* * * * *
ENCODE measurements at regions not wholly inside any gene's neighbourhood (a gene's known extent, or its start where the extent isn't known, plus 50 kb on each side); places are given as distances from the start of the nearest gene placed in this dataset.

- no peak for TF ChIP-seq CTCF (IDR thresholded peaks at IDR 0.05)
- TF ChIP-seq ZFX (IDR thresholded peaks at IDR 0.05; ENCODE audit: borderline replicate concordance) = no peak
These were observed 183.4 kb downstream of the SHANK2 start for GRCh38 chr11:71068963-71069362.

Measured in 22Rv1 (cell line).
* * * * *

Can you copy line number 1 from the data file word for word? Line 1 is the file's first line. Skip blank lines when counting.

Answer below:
ENCODE measurements at regions not wholly inside any gene's neighbourhood (a gene's known extent, or its start where the extent isn't known, plus 50 kb on each side); places are given as distances from the start of the nearest gene placed in this dataset.